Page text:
Background: Heterogenous older adult populations are underrepresented in clinical trials, and their participation is necessary for interventions that directly target them. The purpose of this study was to evaluate reasons why hospitalized older adults declined participation in two deprescribing clinical trials.
Methods: We report enrollment data from two deprescribing trials, Shed-MEDS (non-Veterans) and VA DROP (Veterans). For both trials, inclusion criteria required participants to be hospitalized, age 50 or older, English-speaking, and taking five or more home medications. Eligible patients were approached for enrollment while hospitalized. When an eligible patient or surrogate declined participation, the reason(s) were recorded and subsequently analyzed inductively to develop themes, and a chi-square test was used for comparison (of themes between Veterans and non-Veterans).
Results: Across both trials, 1226 patients (545 non-Veterans and 681 Veterans) declined enrollment and provided reasons, which were condensed into three themes: (1) feeling overwhelmed by their current health status, (2) lack of interest or mistrust of research, and (3) hesitancy to participate in a deprescribing study. A greater proportion of Veterans expressed a lack of interest or mistrust in research (42% vs 26%, chi-square value = 36.72, p < .001), whereas a greater proportion of non-Veterans expressed feeling overwhelmed by their current health status (54% vs 35%, chi-square value = 42.8 p < 0.001). Across both trials, similar proportion of patients expressed hesitancy to participate in a deprescribing study, with no significant difference between Veterans and non-Veterans (23% and 21%).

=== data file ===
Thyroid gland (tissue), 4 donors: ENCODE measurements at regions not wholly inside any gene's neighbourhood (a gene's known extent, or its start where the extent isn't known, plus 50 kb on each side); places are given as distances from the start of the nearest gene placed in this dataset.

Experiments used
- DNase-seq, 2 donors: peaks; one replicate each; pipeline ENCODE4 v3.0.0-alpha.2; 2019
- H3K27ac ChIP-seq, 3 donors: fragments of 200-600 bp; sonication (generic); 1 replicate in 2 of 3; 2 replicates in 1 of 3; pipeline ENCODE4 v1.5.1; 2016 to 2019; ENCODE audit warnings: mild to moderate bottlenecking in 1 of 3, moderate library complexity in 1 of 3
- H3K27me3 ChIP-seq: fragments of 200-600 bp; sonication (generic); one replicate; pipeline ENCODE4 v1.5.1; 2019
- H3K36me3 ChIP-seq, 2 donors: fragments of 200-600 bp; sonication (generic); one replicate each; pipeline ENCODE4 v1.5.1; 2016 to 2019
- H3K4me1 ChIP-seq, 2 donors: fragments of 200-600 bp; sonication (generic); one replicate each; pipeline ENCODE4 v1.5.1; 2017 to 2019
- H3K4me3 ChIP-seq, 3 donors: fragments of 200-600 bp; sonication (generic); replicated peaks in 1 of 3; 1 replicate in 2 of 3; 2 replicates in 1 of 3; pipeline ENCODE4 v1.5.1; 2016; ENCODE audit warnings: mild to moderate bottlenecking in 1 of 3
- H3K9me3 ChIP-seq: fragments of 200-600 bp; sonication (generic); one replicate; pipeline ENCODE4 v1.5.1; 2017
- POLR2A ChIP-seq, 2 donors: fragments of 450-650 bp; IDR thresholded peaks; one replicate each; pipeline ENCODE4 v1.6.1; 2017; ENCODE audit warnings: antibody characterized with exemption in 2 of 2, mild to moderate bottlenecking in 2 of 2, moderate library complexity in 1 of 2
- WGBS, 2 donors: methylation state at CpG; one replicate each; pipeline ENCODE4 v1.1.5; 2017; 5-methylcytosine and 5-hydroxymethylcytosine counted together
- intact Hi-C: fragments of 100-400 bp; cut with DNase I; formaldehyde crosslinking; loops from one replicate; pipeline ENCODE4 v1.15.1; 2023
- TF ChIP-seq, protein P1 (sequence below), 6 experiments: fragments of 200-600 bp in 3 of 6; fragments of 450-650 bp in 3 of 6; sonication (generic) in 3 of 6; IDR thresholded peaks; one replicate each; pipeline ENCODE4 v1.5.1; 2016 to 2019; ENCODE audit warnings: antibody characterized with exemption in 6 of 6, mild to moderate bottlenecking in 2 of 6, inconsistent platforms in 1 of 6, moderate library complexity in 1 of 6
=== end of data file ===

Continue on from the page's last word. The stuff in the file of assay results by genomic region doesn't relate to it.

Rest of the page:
Conclusions: Understanding the reasons older adults decline participation can inform future strategies to engage this multimorbid population.
Keywords: Deprescribing; Patient engagement; Polypharmacy.
© 2023. The Author(s).